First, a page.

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christian paradis

In the 2015 federal budget, the Canadian government announced its intention to create a $300-million initiative to encourage private investment, job creation and growth that will fight extreme poverty in developing countries. Canada is the last G7 country to create a public arm to support private investment in development. Some of our counterparts have been in this business for over 50 years, doing good and making money at the same time.This initiative looks even tardier when one considers that successive Canadian governments since the early Trudeau era have bandied about the idea of creating a public entity to catalyze more private capital for development.
When he shuffled cabinet in July 2013, the PM made it clear that the team he was assembling could help him win the next election.
The words "enabling environment for civil society" must mean something different to Minister Paradis than they do to the rest of us. His message does not reconcile with the Harper government's methodical actions to silence progressive civil society organizations with a disturbing combination of funding cuts, reputation assassination and appropriation of government agencies for their intimidation scheme.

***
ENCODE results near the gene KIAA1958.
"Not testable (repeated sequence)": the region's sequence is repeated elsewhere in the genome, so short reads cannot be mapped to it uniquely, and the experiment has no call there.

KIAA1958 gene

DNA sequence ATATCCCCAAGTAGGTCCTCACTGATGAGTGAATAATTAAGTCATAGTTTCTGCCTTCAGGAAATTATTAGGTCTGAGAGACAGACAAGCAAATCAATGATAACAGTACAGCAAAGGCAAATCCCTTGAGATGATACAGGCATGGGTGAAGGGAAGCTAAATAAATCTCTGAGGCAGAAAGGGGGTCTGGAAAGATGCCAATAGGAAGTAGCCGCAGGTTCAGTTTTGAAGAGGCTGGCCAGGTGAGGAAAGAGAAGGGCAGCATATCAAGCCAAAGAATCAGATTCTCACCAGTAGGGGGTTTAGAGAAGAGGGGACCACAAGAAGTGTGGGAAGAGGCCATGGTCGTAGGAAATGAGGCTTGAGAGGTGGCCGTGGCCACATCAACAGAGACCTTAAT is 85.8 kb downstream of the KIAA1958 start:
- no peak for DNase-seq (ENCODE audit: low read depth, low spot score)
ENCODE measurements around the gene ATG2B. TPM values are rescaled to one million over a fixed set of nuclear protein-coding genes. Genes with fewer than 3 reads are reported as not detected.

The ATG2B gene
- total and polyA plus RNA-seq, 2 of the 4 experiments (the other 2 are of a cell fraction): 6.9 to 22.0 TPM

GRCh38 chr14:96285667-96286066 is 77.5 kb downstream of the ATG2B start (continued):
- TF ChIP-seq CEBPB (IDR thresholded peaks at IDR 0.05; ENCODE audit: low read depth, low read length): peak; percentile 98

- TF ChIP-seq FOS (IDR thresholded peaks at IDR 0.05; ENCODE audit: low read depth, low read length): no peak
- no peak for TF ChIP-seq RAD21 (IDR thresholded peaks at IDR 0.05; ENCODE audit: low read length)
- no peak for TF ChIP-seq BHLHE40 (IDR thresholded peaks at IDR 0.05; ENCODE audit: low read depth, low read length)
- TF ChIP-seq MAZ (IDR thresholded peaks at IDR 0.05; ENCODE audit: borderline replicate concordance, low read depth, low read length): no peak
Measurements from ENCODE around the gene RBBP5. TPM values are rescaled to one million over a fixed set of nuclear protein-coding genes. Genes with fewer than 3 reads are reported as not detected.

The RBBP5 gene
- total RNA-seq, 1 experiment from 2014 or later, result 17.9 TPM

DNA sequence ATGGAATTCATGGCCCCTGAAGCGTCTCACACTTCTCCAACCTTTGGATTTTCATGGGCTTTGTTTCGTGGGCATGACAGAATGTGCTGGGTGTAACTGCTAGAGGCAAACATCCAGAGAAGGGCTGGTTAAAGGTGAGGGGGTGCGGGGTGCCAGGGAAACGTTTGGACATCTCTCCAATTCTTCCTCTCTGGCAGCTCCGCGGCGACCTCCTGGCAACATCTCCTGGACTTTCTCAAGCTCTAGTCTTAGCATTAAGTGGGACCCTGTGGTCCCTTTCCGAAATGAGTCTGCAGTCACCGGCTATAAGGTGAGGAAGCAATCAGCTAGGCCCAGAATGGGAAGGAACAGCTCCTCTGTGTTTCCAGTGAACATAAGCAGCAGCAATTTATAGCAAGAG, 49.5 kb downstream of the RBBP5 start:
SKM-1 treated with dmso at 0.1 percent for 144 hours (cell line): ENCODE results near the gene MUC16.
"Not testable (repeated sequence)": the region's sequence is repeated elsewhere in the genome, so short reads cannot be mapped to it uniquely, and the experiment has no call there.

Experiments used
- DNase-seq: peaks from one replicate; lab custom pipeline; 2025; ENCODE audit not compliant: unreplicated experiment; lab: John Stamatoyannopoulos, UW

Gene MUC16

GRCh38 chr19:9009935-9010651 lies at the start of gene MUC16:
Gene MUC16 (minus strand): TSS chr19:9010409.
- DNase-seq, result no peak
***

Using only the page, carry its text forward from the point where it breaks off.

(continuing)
When Parliament reconvenes on October 16, all eyes will be on Stephen Harper's "new" agenda as articulated in the Speech from the Throne. What role will international development play in this speech -- and will it matter? I believe that the most important decisions on the international development agenda continue to be made quietly and behind closed doors, with no public scrutiny.
James Moore is widely seen as a heavyweight within Cabinet and the Conservative Party, and I believe it's a positive sign for Canada's digital future that the Prime Minister has named him as our Industry Minister. His appointment will raise expectations that the government will finally take the bold action required to open our communications networks to new more affordable services for Canadians.
The federal government staved off attempts from Canada's big three wireless players to purchase financially-strapped Mobilicity
Here are ten reasons why there is ample evidence that the Canadian wireless market remains woefully uncompetitive when compared with peer countries around the world with higher costs, price gouging, and restrictive terms.
Ottawa’s new rules for wireless carriers could mean Canadians will miss out on faster cellphone connections, a telecom consultant
It's not exactly Canada’s very own Patriot Act, but a Harper government amendment to the country's privacy law has some experts